Lori Gabrielli, Sr. Director, Enterprise Segment & Global Accounts Field Marketing at VMware, joins host Renee Yeager to share her “Top 3 Strategies for Leading a Team of Marketers,” including investing in employees, promoting growth and creating loyalty. Lori shares insights from her wealth of experience in marketing research, analysis, and leading large organizations to shed light on how to cultivate strong, reliable teams. She discusses how to motivate different generations of employees and why investing in your team members is really about listening to them and recognizing their successes. She also dives into building loyalty and culture and how each contributes to a more productive workforce.
In addition, Renee and Lori explore the future of marketing and where technology marketers should be focusing their attention to ensure success as the industry progresses in the coming years.Read the Transcript
Speaker 1: From Yeager Marketing, this is the Top Three for Tech Marketers Podcast, where we discuss trends, challenges, successes, and plans with today’s most innovative technology marketers. Here is your host, Renee Yeager.
Renee Yeager: Hi everyone. Welcome to the Top Three For Tech Marketers podcast. I’m excited to have Lori Gabrielli joining me today. Lori is the senior director of enterprise and global accounts field marketing at VMware and she’s a proven marketing later that has worked in the tech industry for over 25 years. Welcome, Laurie.
Lori Gabrielli: Thank you, Renee. Happy to be here.
Renee: Great. Just before we get started, for our audience, if this is the first time you’re listening to the podcast, on each episode we talk with today’s most innovative technology marketers about a specific topic and narrow it down to three focus areas that they feel are most interesting or really important. And today we’re talking with Lori about her top three strategies for leading a marketing team. So if you’re ready Lori, we can jump right in.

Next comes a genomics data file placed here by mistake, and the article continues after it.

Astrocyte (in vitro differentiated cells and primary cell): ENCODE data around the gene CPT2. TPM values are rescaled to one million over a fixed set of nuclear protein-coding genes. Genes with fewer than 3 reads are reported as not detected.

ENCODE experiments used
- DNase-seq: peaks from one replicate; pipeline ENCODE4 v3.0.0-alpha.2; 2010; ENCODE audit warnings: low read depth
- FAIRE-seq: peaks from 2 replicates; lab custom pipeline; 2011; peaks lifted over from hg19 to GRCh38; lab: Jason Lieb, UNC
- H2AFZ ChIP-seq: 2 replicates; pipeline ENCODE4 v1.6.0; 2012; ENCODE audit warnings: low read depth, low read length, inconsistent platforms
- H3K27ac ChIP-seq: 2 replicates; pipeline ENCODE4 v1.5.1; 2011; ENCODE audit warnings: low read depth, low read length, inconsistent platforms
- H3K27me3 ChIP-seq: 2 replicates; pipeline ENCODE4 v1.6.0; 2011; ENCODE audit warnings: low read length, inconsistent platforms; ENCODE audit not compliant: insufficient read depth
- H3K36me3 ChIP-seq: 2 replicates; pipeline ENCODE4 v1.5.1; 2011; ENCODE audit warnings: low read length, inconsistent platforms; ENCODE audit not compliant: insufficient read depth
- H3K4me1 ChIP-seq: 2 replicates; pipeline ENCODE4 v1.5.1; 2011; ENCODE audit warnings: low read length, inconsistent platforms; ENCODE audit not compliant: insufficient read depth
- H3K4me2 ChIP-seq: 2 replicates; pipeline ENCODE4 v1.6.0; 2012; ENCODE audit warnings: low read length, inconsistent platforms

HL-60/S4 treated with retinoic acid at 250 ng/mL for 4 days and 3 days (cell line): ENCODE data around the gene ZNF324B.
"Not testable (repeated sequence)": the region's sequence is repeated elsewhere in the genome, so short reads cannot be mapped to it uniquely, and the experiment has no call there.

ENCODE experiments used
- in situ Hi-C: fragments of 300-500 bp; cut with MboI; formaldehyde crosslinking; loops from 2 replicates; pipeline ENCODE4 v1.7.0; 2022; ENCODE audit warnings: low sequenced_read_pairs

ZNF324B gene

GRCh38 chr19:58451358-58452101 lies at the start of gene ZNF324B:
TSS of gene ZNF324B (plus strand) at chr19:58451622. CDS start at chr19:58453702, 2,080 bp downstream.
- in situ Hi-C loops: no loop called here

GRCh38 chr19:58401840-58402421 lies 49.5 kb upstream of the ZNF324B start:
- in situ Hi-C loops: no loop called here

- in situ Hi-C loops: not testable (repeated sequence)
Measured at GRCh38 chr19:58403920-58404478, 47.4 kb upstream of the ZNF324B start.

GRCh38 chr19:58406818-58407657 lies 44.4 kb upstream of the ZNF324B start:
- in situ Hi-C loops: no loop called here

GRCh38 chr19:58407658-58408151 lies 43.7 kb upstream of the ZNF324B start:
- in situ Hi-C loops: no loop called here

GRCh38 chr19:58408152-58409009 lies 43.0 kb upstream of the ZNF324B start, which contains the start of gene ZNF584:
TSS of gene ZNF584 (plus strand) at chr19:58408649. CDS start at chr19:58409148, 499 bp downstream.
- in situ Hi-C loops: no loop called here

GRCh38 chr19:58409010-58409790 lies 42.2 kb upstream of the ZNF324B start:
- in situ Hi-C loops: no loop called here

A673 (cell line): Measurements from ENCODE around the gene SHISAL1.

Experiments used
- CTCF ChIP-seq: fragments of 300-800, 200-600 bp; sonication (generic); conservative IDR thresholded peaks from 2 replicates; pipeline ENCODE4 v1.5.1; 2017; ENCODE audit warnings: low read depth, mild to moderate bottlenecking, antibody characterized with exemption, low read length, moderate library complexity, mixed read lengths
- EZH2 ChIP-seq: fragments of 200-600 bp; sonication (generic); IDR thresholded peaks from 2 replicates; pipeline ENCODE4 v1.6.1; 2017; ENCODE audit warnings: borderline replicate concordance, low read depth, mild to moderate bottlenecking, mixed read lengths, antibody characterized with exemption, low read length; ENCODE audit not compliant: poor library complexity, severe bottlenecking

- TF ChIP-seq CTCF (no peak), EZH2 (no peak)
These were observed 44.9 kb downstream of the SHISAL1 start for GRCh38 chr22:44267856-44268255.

Lori: Yup, I’m ready.
Renee: Okay, let’s get started. So like many tech companies, it’s no secret that VMware is a high growth organization. Can we talk a little about how you typically go about structuring a marketing team and what approach you found that works best?
Lori: Yes, no problem. The first thing I try to find out is pretty much taking the roof off the house and looking through the lens of not only what we’re trying to accomplish in marketing but also since we’re in field marketing also with sales is trying to accomplish. And from there we make sure there’s alignment. And from there I start to build a team. So I have to look at that first, the big vision, and then I start to populate with the best talent that I can find within outside or inside the organization.
Renee: Do you find that you will occasionally bring in contract employees to kind of fill gaps where needed or do you typically go for full time hires?
Lori: It depends on the role. For some of our jobs a contractor would be fine, but for some of our jobs we definitely want a FTE in there. For example, we have field marketing managers in our organization and they get very close with not only the customer but with sales, and if we had a contractor in here, and here at VMware, we have to rotate them out every year or 18 months. That would really affect our relationship with sales because normally when you bring a new person in, it takes about three to six months to get that person up and running and develop relationships with sales in our customers. And then you want to continue that because it takes time, and the longer we can improve on that relationship the better we’re going to be with alignment with sales versus a contractor being moved out within a year to six to 18 months.
Renee: Yeah. It gives you that opportunity to build a stronger relationship over time.
Lori: Yeah, but I definitely think there are opportunities for contractors. The other thing I’ll know on that too, Renee, sometimes I’ll outsource to a contractor that has a set of skills, maybe more expensive, but has a set of skills that my current team doesn’t have and it’s something that I need right away. And I know that if I engage with this contractor I’ll get the information I need right away versus bringing somebody in, finding that person, taking three to six months to ramp them into the organization. So it depends on the needs, but having a mixture is definitely what I do.
Renee: Yeah, that sounds great. That makes sense. One of your top three strategies is around investing in employees. Can we talk a little bit about that and what you found to be most effective?